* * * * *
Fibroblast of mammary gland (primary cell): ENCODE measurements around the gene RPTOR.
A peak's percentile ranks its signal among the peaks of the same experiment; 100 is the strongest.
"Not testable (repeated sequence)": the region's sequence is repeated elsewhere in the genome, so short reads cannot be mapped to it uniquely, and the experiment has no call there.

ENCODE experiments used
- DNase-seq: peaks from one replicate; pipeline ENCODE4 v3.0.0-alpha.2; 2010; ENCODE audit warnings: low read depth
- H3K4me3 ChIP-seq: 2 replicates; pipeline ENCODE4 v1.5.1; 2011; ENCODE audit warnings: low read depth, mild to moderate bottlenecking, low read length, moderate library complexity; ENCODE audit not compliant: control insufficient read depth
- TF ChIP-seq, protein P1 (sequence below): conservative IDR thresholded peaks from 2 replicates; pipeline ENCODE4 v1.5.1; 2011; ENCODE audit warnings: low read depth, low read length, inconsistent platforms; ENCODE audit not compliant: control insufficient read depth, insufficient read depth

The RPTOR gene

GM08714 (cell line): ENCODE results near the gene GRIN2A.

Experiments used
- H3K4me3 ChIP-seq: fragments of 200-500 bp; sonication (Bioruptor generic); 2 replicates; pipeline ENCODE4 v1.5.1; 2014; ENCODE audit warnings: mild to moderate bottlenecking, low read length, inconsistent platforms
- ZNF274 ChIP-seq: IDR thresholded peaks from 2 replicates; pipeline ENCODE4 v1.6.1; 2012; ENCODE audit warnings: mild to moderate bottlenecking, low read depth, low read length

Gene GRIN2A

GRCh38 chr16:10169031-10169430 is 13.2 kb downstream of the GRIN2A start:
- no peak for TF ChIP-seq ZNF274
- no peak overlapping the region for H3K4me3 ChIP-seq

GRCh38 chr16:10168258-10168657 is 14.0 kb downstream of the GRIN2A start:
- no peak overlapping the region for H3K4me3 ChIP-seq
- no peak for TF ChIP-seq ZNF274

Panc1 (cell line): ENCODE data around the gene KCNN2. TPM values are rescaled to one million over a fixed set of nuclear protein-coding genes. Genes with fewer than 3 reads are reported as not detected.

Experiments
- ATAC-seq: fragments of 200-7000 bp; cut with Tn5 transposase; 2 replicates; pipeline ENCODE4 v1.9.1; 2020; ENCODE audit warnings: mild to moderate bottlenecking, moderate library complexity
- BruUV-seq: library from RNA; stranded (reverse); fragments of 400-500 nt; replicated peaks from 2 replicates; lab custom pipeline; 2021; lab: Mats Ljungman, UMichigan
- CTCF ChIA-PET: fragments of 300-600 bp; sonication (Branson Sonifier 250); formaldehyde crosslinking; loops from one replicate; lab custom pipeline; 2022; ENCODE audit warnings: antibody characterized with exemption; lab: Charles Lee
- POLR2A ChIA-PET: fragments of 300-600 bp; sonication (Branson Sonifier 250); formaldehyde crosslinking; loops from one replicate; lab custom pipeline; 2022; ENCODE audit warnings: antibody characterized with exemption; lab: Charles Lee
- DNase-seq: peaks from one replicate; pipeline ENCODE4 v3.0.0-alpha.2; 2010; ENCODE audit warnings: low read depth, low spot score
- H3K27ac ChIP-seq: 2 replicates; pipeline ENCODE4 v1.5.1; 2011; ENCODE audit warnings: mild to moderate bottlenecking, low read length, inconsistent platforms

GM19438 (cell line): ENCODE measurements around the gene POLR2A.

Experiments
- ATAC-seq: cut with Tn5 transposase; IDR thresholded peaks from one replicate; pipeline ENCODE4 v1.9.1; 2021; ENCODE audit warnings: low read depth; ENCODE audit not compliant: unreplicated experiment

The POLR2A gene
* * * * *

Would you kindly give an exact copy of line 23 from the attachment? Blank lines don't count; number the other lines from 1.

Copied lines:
- BruUV-seq: library from RNA; stranded (reverse); fragments of 400-500 nt; replicated peaks from 2 replicates; lab custom pipeline; 2021; lab: Mats Ljungman, UMichigan